Music: Amy Winehouse: A Queer Tribute
Crossposted with permission from Cannonballblog’s James Worsdale. James has been in mourning since the news broke of singer Amy Winehouse’s passing last weekend. Here’s his tribute.
My senior year of college, as one of my three Halloween costumes (I’m gay), I donned a beehive bouffant, white undershirt, cutoff jean shorts, banana yellow pumps and that dramatic smoky eye that is the pop cultural property of almost exclusively two women: Elizabeth Taylor as Cleopatra, and Amy Winehouse. Like all of my obsessions, mine with the late crooner was one I continuously parodied, but like all of my parodies it is one that was lined with an intoxicating devotion that I longed to understand, inscribe meaning to and make sense of.
When people would laugh at me saying my favorite singer was Amy Winehouse, I’d joke that when she died I’d be inundated with texts because my fandom was excessive and notorious. But I don’t know that I ever thought it would actually happen, and I didn’t know how devastatingly futile it’d make me feel when that day came, how shocking it would feel despite the obvious warning signs.
Winehouse really only had one album. Though she released both 2003′s Frank and 2006′s Back to Black, the latter garnered and warranted more success and praise. Frank is, frankly, forgettable. But Back to Black is an incredible album that resonated so deeply with me and with so many others. And it is an album that I think resonates deeply with queer folk because of its lyrical content, Winehouse’s androgynous sartorial and vocal styling, and because of the heartbreak and beautiful tragedy that underlies all of its tracks.
Whether or not her death is of international importance or whether or not it’s hyperbolic to claim she changed pop music forever is not what I want to address (though I will briefly: her death matters because she’s an artist whose work spoke to and touched many people, and there’s a difference between someone whose music comes to define the times verses someone whose work defies it and thereafter shapes it. She falls into the latter category, in my opinion). What I want to express is how Back to Black is an album that embodies this experience of unrequited love, in all of its romance, agony and tragedy, an experience queer folk so often endure — I’d venture to say more so than heterosexual folks — and therefore can relate to on a very soulful and real level.
In the album’s titular track Amy moans,
He left no time to regret, kept his dick wet, with his same old safe bet. Me and my head high, and my tears dry, get on without my guy. You went back to what you knew, so far removed from all that we went through. And I tread a troubled track. My odds are stacked. I go back to black.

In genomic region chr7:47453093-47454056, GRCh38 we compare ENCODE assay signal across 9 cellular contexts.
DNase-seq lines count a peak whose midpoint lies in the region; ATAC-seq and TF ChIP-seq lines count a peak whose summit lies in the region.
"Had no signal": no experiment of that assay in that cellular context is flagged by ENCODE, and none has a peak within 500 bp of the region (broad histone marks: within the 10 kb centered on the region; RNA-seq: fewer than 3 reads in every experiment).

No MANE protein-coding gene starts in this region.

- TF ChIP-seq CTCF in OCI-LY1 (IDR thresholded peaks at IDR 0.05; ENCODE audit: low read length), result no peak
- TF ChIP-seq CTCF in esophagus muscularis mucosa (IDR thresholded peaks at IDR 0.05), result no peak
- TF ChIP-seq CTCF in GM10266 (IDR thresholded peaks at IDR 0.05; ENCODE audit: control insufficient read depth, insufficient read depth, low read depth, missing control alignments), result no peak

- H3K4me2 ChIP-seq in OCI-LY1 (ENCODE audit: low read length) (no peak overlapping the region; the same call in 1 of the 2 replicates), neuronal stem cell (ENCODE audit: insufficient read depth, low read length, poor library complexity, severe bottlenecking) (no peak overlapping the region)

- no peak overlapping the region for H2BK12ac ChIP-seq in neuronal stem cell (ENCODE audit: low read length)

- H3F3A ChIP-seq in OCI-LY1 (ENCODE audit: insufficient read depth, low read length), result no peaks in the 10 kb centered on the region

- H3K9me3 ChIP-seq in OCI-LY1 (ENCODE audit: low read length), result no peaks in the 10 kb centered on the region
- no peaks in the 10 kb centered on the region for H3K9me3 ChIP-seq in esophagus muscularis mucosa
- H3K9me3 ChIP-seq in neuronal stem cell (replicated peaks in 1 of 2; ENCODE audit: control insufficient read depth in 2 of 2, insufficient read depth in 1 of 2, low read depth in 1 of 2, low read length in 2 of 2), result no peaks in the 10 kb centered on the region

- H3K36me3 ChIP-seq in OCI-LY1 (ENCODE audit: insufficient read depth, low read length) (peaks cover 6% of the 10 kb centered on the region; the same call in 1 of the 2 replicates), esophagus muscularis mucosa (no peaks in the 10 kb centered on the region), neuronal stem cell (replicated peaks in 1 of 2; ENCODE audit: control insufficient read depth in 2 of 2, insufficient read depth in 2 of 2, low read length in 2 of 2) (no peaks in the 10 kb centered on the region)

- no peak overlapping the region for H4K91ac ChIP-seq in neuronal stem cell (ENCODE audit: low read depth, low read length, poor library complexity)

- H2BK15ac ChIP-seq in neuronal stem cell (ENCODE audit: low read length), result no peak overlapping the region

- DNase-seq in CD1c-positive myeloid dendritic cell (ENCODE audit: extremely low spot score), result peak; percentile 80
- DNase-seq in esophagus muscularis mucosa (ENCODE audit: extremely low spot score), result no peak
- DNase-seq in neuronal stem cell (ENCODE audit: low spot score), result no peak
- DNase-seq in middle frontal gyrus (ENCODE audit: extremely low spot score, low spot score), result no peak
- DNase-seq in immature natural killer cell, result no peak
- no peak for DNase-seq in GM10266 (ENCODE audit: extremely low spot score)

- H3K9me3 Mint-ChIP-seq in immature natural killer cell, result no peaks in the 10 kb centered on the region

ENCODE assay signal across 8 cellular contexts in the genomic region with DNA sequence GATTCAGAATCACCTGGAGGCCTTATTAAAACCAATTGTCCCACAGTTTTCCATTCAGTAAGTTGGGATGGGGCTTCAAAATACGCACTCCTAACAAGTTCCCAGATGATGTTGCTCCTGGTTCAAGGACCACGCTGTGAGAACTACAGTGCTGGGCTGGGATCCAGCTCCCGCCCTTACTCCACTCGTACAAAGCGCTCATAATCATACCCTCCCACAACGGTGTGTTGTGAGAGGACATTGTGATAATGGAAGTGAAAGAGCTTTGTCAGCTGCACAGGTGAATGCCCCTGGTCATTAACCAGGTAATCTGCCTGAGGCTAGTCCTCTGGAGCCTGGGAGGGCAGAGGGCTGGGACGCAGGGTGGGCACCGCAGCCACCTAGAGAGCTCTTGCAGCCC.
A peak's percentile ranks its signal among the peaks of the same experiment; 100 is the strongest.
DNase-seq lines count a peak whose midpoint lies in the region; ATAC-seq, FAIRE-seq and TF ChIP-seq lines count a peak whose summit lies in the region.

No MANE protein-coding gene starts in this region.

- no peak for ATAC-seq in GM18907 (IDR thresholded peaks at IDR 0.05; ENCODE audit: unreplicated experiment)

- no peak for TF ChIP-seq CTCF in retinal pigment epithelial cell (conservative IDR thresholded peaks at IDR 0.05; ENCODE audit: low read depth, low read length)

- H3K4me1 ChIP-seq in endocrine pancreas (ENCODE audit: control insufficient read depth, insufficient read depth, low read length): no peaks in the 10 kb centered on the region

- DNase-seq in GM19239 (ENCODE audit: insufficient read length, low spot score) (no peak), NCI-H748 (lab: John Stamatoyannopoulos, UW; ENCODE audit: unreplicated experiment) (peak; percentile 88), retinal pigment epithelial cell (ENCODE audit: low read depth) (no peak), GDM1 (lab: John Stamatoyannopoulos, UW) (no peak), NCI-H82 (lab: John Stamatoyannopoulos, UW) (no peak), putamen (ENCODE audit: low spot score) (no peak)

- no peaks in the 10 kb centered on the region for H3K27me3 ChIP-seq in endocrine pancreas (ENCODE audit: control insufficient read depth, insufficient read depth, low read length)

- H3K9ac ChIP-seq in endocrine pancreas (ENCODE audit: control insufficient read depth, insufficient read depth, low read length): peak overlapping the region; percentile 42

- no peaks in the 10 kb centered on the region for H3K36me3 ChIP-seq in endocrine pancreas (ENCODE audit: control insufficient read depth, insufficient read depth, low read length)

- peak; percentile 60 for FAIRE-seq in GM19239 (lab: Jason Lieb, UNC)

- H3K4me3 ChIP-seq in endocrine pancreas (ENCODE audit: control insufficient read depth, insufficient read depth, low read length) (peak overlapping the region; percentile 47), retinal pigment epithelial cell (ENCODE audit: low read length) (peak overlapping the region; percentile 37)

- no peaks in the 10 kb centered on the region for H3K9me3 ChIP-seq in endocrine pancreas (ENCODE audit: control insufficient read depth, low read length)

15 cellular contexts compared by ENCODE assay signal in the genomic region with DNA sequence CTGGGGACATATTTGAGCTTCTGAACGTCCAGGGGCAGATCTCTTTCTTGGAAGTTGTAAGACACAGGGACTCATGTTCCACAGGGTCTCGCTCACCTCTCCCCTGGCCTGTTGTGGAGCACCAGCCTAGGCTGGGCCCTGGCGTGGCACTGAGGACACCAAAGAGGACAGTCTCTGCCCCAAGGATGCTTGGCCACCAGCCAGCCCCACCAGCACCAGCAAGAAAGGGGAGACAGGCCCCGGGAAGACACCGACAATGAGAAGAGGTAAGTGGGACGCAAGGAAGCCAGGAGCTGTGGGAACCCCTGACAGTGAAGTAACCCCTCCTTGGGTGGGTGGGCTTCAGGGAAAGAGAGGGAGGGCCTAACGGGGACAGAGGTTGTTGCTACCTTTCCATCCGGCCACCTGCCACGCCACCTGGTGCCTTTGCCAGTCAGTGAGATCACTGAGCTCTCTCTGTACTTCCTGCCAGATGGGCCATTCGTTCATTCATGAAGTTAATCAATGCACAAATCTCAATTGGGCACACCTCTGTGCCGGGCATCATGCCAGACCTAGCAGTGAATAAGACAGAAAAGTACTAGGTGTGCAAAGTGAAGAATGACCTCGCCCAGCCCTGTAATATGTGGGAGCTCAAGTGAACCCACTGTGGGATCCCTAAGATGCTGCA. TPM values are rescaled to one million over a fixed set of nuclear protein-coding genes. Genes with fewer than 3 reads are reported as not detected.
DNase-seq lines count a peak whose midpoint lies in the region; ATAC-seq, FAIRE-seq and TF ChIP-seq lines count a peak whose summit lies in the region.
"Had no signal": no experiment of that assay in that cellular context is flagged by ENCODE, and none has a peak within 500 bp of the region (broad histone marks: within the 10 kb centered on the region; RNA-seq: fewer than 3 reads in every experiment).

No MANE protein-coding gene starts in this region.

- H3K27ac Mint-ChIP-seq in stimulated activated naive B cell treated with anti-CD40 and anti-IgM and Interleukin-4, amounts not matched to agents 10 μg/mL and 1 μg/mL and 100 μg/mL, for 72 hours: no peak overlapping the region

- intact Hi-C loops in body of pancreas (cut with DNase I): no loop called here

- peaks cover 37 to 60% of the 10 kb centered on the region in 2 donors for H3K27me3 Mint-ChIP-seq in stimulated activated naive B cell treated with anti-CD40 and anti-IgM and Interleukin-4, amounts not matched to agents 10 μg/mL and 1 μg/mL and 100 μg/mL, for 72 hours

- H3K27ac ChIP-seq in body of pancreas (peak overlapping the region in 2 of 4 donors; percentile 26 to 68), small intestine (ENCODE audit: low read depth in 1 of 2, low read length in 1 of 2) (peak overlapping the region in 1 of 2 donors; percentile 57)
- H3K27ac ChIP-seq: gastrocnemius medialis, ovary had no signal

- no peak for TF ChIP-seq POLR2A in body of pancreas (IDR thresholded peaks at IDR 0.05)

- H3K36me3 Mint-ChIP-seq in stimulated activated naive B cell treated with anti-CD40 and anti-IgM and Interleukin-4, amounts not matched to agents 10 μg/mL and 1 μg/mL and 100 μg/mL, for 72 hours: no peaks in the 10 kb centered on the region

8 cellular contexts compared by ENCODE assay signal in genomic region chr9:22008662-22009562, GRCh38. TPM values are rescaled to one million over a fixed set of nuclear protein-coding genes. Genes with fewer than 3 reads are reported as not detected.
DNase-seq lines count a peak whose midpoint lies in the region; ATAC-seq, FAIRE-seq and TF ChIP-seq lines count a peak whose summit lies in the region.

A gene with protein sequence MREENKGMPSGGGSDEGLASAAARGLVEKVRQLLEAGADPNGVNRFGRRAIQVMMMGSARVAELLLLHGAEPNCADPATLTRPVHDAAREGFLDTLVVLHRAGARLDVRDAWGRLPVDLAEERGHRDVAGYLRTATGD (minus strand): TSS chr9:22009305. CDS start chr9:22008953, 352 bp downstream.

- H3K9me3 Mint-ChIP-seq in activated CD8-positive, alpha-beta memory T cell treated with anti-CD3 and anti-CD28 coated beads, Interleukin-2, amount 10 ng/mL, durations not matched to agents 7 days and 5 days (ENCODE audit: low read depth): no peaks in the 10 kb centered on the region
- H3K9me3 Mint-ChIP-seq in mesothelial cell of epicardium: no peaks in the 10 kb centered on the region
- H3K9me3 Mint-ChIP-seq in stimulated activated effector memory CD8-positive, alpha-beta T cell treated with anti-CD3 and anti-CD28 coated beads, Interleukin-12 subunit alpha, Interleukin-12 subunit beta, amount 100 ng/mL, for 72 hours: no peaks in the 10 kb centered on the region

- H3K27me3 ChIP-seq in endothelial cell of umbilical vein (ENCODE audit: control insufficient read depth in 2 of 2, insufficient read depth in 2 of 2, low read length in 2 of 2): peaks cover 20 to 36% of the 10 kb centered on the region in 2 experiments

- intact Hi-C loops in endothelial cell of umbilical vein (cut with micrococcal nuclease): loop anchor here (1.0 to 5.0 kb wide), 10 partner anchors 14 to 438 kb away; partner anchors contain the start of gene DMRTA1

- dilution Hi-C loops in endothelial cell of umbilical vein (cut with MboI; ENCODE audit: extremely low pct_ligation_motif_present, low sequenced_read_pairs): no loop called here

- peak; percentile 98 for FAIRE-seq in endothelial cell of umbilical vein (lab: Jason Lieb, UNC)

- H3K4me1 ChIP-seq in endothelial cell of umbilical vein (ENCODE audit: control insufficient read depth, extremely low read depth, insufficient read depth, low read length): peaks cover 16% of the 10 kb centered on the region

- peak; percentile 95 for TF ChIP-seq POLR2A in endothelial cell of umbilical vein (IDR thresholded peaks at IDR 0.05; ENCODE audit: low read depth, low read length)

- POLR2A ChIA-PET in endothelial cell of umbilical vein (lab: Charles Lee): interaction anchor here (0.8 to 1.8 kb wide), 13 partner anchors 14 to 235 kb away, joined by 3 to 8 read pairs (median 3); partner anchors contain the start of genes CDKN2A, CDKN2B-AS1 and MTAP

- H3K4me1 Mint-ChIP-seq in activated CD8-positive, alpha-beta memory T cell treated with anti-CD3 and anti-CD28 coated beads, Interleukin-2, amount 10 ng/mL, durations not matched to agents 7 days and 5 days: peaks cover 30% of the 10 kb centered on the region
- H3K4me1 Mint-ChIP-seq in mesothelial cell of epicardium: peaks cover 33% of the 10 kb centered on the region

This sentiment of a love lost and of abandonment for something or someone else is one that so many queer folk have known and experienced personally, the embarking of a dalliance with a self-proclaimed straight person only to be left high and dry (sometimes literally) for an easier experience that doesn’t require strength or defiance or the perseverance of what we call love. And Amy knows better than anyone, love is a losing game, waking up alone while our tears dry on our own. He can only hold her for so long.
I know that by instilling this reading of Winehouse’s lyrics and influence I’m risking perpetuating the manipulatively and prejudicially represented stereotype that is the woebegone and warped queer person. But despite the fact that this is a stereotypical representation that so frequently misappropriates blame and effect of unrequited desire, it is an experience that is oftentimes very real to many queer folk in particular.
Winehouse’s music and subsequent death spoke to me in these terms. But it is also worth noting how effectively it’s been argued that her music and her image queered our concepts of race. Of course it is a white woman who ultimately profited off of this queering which is a huge shortcoming and almost discounting of any progress, many would say, (myself included…too often are white performers disproportionately lauded for appropriating black performance styles…Kreyashawn anyone?). But Back to Black as an album feels more like a homage to traditionally black musical genres and performers of a time past than an attempt to parody or cash in on them. In a discussion of Winehouse in a March 2008 issue of the New Yorker, Sasha Frere-Jones observes:
Pop has room for weird appropriations, even if they don’t always settle or become comfortable. Winehouse 2.0 works because of the number of different modes that she and her band pile up and the way that she resists definition. Ronson directs the band to stay firmly in the territory of Detroit and Memphis soul, but Winehouse is free to roam through Sarah Vaughan’s lower range and Lauryn Hill’s rapturous, disjunct leaps. Winehouse and her band play what sounds like a straight James Brown ballad from the fifties called “Me and Mr. Jones”; the Mr. in the title, though, is not a dapper ballroom dancer or long-lost love–it’s the rapper Nas, whom she claims she can’t be kept apart from. The lyrics are genuinely obscure; someone has made Winehouse miss a “Slick Rick concert.” Later, she sings that ” ‘side from Sammy, you’re my best black Jew.” Sammy is almost certainly Mr. Davis, Jr., but the “you” isn’t likely Nas, as he isn’t Jewish. Go figure.
The greater public’s, music critic’s, and industry’s racialization of her and her music (not to mention her racialization of herself) is more difficult terrain to tread and one I don’t honestly feel qualified to discuss (but I’d love to hear your take on it).
But for me, as a fag, I will miss Amy for her defiance of categorical imperatives, for her embracing of tragedy as truth, and for her deep understanding and embodiment, even if accidental, of a big piece of my queer experience.
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